The recent Bell v. Anthem lawsuit is a clarion call for advisers and sponsors to take a harder look at fees, Menickella says, noting that in this suit, the plaintiffs charge Anthem’s pension committee for breaching its fiduciary duties by selecting a Vanguard fund charging 4 bps, when an identical institutional fund charging 2 bps was available.
Complicating matters further is the Department of Labor’s (DOL’s) pending fiduciary rule, “which some feel will outlaw revenue sharing,” Menickella says. Chad Carmichael, principal consultant with North Highland in Charlotte, North Carolina, agrees: “While there already is pressure on fees, the DOL fiduciary standard will put even more scrutiny on this. In a lot of cases, fees are not equitable.”
NEXT: Levelizing revenue-sharing fees
Not all funds charge revenue sharing, and those that do vary widely, according to a Summit Financial Corporation white paper, “Revenue Sharing Impacts Company Retirement Plans.” Summit says that “the amount of revenue sharing varies from fund to fund. Some funds make no revenue sharing payments at all, while others make significant payments. Depending on a participant’s investment mix, he or she can be shouldering a disproportionate amount of the plan’s administrative costs [for] plan services, which are equally available and accessed by all participants.”
One way sponsors have tried to levelize revenue-sharing fees is by remitting the fees back to an Employee Retirement Income Security Act (ERISA) bucket to subsidize plan administrative costs, Carmichael and Menickella say, but they feel it is not a preferred method because there is still a disproportionate percentage of expenses shouldered by certain subsets of participants.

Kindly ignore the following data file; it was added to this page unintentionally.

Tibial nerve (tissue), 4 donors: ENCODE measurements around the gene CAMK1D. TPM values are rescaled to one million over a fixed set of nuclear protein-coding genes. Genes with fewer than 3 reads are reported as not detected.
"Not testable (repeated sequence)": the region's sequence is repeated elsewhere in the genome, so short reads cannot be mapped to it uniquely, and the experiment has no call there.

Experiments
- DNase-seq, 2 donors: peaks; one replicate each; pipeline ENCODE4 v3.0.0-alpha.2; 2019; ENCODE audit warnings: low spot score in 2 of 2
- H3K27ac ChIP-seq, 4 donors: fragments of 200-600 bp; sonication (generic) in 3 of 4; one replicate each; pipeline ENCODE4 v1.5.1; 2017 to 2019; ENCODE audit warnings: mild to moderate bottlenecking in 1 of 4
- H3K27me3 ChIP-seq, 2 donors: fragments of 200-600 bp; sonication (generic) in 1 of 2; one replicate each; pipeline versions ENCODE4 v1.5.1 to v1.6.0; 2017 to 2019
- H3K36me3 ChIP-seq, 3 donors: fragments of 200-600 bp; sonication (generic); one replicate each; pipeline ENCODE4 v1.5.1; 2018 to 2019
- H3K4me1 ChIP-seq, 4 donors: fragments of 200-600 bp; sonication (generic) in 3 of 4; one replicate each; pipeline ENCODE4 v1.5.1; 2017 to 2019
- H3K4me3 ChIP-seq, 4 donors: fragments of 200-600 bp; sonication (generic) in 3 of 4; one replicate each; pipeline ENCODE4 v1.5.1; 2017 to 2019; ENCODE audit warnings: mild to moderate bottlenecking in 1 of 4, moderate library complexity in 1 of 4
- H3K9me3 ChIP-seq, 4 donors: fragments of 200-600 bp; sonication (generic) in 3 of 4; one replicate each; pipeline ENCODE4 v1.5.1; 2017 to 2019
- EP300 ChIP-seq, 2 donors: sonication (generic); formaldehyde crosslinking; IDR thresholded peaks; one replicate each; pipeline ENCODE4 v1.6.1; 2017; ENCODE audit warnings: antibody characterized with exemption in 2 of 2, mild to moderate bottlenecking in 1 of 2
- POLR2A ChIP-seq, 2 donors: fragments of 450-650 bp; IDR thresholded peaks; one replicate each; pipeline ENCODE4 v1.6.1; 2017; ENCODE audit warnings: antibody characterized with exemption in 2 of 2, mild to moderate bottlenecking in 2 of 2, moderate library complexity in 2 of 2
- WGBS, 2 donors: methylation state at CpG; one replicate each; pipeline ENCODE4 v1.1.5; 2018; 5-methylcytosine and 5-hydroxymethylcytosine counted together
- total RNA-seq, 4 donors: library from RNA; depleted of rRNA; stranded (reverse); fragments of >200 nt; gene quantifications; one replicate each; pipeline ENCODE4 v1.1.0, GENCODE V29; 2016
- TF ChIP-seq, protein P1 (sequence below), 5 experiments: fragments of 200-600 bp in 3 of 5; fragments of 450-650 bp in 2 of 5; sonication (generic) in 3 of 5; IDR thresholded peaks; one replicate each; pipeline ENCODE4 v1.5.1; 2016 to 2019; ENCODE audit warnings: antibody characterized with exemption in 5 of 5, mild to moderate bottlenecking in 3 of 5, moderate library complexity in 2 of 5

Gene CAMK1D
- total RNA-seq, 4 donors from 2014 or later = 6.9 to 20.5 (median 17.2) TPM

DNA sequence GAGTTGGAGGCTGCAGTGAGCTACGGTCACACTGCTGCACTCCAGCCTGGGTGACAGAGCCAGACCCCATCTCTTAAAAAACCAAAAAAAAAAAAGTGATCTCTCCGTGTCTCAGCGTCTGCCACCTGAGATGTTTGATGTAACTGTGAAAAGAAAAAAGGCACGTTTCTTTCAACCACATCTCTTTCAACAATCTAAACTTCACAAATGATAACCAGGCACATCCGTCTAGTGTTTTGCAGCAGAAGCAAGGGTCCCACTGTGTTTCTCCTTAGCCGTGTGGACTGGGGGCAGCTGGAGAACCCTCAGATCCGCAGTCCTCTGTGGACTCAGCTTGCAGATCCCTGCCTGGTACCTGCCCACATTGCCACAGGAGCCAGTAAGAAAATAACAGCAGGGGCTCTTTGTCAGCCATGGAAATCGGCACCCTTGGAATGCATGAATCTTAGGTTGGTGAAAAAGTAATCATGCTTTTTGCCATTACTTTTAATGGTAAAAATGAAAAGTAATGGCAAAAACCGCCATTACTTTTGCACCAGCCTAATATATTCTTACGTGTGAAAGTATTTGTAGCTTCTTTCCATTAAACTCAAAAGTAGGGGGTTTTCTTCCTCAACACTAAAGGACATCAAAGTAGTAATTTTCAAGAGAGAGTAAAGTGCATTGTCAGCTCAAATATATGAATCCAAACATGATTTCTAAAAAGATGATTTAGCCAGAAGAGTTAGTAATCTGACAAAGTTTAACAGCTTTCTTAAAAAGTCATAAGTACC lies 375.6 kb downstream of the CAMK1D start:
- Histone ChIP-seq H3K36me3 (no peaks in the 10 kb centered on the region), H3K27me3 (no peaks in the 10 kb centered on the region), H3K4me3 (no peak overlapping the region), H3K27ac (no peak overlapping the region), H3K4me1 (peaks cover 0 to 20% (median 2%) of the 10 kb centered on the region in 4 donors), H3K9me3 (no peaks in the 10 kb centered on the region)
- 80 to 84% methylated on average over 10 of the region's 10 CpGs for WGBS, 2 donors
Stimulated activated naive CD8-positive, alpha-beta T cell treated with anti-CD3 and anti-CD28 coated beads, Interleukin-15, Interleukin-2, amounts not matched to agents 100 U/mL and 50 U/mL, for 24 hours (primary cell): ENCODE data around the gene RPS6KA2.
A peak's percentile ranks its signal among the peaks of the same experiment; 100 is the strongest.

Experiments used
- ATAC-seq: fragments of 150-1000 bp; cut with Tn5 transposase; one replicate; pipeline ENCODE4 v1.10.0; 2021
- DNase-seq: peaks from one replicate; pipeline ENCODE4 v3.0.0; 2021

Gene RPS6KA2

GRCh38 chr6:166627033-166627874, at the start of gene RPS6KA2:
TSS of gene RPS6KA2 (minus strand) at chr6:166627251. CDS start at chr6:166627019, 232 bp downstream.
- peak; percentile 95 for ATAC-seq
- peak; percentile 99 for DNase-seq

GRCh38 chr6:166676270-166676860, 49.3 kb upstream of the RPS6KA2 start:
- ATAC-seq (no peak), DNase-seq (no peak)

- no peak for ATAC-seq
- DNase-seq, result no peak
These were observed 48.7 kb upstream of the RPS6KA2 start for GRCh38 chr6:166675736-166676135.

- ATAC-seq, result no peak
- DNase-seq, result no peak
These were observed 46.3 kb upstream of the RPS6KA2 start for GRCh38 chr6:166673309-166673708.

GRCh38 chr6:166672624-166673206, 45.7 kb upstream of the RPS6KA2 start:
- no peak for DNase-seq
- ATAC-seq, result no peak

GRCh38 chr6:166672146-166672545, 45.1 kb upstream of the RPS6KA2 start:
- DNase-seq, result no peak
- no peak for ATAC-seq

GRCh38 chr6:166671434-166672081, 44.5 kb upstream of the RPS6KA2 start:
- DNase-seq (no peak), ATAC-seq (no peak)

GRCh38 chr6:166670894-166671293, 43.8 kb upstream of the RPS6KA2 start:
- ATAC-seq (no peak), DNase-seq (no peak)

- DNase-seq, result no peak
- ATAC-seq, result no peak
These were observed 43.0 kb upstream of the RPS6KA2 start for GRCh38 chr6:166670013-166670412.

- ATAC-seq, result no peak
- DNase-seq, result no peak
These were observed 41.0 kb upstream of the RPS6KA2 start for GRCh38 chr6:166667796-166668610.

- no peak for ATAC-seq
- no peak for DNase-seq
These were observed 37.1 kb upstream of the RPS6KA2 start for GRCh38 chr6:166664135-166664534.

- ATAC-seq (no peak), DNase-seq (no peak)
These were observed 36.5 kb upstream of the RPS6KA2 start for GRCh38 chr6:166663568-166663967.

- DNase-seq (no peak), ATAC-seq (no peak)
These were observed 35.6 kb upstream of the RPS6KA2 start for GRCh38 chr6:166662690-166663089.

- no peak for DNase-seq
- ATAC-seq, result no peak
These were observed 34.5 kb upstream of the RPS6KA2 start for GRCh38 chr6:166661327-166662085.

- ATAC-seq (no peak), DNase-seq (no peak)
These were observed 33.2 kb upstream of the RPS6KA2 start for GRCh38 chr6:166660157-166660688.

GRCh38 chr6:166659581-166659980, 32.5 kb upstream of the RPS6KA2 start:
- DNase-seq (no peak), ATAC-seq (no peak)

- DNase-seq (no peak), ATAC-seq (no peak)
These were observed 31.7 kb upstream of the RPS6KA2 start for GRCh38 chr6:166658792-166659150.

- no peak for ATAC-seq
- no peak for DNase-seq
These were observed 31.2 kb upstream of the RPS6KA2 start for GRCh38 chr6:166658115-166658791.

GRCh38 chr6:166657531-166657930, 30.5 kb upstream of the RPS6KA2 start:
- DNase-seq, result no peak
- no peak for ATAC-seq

Another method is to rely on recordkeepers to handle fee levelization whereby a sponsor calculates plan administration overhead and how many basis points each participant should equally shoulder to cover the cost of the plan, Reish says. Any revenue sharing fees in excess of that are paid back to participants, or, conversely, any participant falling short of that target is charged to levelize fees, he says. This way, regardless of what revenue sharing fees participants are, or are not, charged, all participants pay their proportional cost of the plan. “This is seen as transparent, conflict-free and fair to participants and provides protections to fiduciaries in fulfilling their 401(k) responsibilities,” Reish says.